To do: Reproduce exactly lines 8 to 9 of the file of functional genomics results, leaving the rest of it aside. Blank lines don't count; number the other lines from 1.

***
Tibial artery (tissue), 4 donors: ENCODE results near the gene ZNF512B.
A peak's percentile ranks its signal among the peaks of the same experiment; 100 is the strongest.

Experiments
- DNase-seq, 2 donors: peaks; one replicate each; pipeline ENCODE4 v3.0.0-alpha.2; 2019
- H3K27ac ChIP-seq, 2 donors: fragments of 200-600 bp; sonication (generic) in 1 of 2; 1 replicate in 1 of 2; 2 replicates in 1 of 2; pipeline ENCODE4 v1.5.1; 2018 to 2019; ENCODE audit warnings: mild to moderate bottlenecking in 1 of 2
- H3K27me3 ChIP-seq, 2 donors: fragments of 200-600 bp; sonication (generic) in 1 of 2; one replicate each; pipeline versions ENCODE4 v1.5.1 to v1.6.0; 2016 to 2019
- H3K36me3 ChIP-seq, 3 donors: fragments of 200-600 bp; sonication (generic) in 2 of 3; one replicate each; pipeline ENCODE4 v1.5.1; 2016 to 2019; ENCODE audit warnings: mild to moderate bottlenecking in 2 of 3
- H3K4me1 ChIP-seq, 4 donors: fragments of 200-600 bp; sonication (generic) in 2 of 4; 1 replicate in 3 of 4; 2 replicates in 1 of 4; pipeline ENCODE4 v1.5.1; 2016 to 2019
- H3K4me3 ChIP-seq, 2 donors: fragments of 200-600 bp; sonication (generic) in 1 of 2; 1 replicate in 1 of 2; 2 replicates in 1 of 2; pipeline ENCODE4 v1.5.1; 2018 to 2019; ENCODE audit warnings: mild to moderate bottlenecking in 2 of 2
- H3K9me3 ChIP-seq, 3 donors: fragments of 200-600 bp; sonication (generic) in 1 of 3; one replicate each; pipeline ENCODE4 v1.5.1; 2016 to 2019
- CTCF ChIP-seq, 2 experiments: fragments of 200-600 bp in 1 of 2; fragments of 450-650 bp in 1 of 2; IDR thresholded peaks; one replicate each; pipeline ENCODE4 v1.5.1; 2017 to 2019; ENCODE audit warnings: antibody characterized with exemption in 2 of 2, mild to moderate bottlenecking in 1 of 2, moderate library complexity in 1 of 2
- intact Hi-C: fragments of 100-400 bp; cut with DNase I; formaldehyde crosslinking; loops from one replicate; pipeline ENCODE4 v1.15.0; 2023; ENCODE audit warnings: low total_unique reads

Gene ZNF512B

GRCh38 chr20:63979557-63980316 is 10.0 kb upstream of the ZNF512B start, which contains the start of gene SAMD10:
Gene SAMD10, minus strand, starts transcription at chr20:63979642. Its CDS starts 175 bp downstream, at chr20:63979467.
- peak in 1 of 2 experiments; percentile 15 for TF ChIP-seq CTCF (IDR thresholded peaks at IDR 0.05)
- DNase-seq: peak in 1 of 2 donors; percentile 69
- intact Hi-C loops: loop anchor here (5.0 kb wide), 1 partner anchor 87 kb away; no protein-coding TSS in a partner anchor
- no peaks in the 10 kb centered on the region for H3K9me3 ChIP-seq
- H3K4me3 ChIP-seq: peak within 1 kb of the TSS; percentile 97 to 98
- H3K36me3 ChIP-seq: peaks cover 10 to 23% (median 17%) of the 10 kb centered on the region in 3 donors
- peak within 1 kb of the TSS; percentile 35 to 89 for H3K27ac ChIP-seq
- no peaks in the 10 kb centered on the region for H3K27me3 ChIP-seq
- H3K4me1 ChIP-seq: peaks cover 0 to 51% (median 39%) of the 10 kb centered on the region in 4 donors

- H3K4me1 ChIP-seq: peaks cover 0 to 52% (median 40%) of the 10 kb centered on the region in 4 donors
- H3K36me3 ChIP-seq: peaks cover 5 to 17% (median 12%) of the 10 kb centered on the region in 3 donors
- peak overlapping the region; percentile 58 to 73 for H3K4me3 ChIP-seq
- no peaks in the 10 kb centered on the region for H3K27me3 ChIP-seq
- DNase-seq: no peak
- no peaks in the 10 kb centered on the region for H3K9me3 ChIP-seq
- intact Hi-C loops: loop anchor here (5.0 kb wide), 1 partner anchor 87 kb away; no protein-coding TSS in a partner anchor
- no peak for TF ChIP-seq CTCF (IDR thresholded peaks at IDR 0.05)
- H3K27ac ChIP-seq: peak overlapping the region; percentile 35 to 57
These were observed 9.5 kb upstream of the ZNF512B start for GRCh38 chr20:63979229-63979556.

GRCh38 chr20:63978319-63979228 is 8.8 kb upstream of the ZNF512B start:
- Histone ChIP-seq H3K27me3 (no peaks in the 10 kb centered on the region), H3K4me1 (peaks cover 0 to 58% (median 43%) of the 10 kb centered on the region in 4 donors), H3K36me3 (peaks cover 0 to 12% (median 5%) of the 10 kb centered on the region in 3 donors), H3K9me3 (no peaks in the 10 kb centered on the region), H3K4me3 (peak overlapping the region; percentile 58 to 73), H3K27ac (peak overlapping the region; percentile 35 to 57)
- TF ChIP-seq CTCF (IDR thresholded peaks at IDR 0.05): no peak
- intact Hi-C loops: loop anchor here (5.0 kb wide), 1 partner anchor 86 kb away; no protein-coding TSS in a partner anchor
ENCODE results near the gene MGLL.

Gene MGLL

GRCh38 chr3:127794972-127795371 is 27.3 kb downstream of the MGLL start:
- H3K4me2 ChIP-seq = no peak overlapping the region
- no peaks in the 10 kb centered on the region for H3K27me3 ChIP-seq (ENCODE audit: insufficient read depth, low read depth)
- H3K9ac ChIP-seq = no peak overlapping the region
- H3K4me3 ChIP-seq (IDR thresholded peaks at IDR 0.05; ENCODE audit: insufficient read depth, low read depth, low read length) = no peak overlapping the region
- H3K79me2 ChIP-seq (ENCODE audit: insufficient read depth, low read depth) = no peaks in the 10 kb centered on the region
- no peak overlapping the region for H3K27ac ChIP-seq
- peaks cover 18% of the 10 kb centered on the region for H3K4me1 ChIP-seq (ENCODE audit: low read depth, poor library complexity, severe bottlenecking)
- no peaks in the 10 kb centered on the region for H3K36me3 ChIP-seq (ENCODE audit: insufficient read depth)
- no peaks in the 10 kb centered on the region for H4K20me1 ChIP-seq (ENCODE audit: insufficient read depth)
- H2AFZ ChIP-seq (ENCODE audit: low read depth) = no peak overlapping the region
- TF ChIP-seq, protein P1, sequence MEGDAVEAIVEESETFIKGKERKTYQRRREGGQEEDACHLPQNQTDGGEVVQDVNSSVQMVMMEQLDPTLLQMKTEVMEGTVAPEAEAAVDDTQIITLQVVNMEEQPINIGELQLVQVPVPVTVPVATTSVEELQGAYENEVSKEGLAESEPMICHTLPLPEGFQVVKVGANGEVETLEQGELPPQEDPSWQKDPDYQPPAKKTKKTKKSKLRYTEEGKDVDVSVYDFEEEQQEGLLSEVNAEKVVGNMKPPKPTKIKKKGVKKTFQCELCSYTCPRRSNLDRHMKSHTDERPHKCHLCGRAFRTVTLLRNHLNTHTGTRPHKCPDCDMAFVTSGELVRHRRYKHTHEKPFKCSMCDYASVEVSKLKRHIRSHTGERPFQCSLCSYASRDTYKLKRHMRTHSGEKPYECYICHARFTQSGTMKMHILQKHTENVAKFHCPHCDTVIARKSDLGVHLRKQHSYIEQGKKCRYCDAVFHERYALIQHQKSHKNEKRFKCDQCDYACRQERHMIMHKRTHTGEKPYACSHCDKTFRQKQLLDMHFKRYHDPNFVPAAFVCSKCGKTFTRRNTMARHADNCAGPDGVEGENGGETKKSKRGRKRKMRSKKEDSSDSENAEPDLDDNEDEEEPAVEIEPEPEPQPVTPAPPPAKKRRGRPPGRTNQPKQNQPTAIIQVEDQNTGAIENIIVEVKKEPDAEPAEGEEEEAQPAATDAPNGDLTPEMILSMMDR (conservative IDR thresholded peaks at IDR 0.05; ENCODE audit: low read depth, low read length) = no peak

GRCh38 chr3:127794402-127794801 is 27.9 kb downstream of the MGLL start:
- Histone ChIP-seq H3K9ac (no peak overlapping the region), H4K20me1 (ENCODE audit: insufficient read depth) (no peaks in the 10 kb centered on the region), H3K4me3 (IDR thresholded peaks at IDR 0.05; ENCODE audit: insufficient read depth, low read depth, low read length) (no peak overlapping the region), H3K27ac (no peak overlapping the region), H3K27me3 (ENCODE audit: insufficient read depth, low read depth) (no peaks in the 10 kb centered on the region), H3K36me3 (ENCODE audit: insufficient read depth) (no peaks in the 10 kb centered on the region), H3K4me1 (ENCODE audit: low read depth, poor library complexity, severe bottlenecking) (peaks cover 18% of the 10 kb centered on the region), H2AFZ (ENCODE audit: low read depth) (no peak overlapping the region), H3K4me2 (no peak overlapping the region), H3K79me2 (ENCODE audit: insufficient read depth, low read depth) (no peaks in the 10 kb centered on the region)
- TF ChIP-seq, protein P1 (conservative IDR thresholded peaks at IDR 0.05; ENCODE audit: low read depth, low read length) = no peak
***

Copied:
- H3K4me1 ChIP-seq, 4 donors: fragments of 200-600 bp; sonication (generic) in 2 of 4; 1 replicate in 3 of 4; 2 replicates in 1 of 4; pipeline ENCODE4 v1.5.1; 2016 to 2019
- H3K4me3 ChIP-seq, 2 donors: fragments of 200-600 bp; sonication (generic) in 1 of 2; 1 replicate in 1 of 2; 2 replicates in 1 of 2; pipeline ENCODE4 v1.5.1; 2018 to 2019; ENCODE audit warnings: mild to moderate bottlenecking in 2 of 2